Israel goes to the polls tomorrow to elect a parliament for a new four-year term, and in doing so pass judgement on the government of Benjamin Netanyahu, in office for the last ten years.
While Israel is a small country, for a variety of reasons it occupies a large place in western consciousness. Its politics, despite its geographical location, have always followed a broadly European model; for some decades, power alternated in a reasonably regular fashion between Labor (centre-left) and Likud (centre-right).
Since the early years of this century, however, Israel has gone down the same sort of track as Hungary, which Italy and perhaps Britain now also seem to be following: what was previously a centre-right party has shifted to the far right, and has dragged the rest of the political system with it.
Netanyahu (against whom indictments are pending for fraud and bribery) has abandoned any pretence at mainstream politics and now governs as a far-right populist in the style of Viktor Orbán or Donald Trump. And his main rivals would no longer be recognised as on the “left” anywhere else in the democratic world; at best they can be described as centrist or centre-right.
Voting is by d’Hondt proportional representation across the country as a whole, with a 3.25% threshold. Parties can also enter “surplus agreements”, by which their excess votes are transferred to another party (a bit like group ticket preferences in Australia), but only if both of them have passed the threshold in their own right.
At the last election, in 2015, Likud and other far-right parties – the parties now running as Shas, United Torah Judaism, United Right, Yisrael Beiteinu and New Right, although at the time some of the names were different – won 48.9% of the vote and 57 of the 120 seats between them: just short of a majority, but strong enough to prevail against a divided opposition.
At the other end of the spectrum were the centre-left Meretz and the Joint List of Arab or non-Zionist parties (this year running as two tickets, Hadash-Ta’al and Ra’am-Balad), who together had 14.5% and 18 seats.
In the middle were three broadly centrist tickets: Labor (running as Zionist Union) with 18.7% and 24 seats; Yesh Atid with 8.8% and 11 seats; and Kulanu with 7.5% and ten seats.
So it would have been theoretically possible for the centrist parties to form a broad coalition and govern with the support of the left. In practice that was never a realistic possibility; instead, Netanyahu drew Kulanu into his coalition (although Yisrael Beiteinu stayed out), giving him a narrow but workable majority.
Since then, Labor’s steady decline into irrelevance has continued; once the dominant party, it is now tracking below 10% in the opinion polls. In its place, the main threat to Netanyahu comes from the centre-right Blue & White ticket, which unites Yesh Atid with “Resilience”, the vehicle of newcomer Benny Gantz, a former chief-of-staff of the Israeli military.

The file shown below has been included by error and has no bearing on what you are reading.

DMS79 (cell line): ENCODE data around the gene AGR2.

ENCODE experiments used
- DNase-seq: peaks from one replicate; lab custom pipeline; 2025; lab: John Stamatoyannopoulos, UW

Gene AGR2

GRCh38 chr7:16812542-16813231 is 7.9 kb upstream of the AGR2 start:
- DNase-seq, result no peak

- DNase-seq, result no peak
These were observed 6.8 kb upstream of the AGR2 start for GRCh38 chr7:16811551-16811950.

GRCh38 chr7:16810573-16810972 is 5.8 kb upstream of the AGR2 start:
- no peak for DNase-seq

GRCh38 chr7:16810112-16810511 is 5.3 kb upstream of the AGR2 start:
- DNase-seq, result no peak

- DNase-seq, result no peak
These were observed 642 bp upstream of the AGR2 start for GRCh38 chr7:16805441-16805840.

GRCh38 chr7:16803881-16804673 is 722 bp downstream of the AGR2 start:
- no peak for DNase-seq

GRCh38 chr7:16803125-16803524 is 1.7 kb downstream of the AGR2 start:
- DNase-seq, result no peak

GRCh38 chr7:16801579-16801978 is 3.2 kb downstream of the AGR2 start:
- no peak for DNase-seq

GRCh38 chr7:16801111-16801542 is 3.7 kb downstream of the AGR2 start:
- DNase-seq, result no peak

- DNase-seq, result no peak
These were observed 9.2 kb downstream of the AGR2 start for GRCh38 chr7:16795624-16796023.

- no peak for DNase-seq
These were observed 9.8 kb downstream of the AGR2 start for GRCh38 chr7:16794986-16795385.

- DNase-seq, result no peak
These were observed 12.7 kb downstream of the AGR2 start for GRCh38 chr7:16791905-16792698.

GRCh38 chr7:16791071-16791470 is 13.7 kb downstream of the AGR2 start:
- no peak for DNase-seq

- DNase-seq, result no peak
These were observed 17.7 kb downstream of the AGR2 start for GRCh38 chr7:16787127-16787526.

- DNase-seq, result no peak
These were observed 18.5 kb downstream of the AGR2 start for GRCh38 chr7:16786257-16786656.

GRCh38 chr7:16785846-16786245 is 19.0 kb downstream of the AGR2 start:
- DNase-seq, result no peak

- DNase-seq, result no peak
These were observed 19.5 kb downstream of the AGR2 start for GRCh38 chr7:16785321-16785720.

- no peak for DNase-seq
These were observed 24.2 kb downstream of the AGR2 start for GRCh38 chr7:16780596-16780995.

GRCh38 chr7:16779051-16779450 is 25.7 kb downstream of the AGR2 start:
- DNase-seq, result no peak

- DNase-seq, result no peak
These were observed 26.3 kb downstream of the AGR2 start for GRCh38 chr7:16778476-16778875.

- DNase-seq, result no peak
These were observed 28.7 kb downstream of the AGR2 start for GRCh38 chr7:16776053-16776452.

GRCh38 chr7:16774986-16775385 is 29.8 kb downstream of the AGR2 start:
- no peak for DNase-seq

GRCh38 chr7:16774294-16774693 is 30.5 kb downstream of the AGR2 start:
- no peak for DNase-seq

There is also another new party, Zehut (“Identity”), which is a sort of Zionist libertarian party, whose main policy is legalisation of marijuana. It should probably be grouped with the centrist parties, although it may take votes that last time went to the left-wing Green Leaf party (which with 1.1% was well short of the threshold).
Despite the shuffling around of tickets, voter behavior in Israel is very stable. As I put it last time, “Party names come and go, but the basic options on offer change very little. Relatively few voters shift between them, and the electoral system faithfully reflects the resulting mix of preferences in all its confused glory.”
Averaging the last week’s worth of opinion polls suggests a gain of maybe around four seats for the centrist parties, taken equally from left and far right. But several parties, including Yisrael Beiteinu, Ra’am-Balad and Kulanu, are dangerously close to the threshold, and in a close election one of them missing out could make a big difference. Variations in turnout between Jewish and Arab voters are another major unknown.
Gantz has promised not to go into coalition with the Arab parties, so there is no prospect of a majority coalition that will radically depart from Netanyahu’s policies. Instead, Gantz hopes to do well enough to undermine the prime minister’s moral authority and take his job by detaching one or more parties from his coalition.
How much difference that would really make depends on where you locate the blame for Israel’s current predicament. If Netanyahu is the primary villain of the piece, then there is hope that a change at the top, even if at first it is more cosmetic than substantive, will in time lead to more realistic policies that will draw the country back towards the mainstream.
But if you think Netanyahu is just a symptom, and that the causes of Israel’s problems – and particularly of its dramatic shift rightwards – run much deeper, then incremental change seems less likely. In that case, a candidate who promises “business as usual” will in all probability deliver exactly that.
At some point, however, Israel needs to realise that business as usual is leading it to disaster. Gantz, with his boasts about bombing Gaza back to the stone age, seems an unlikely agent for that realisation. But stranger things have happened.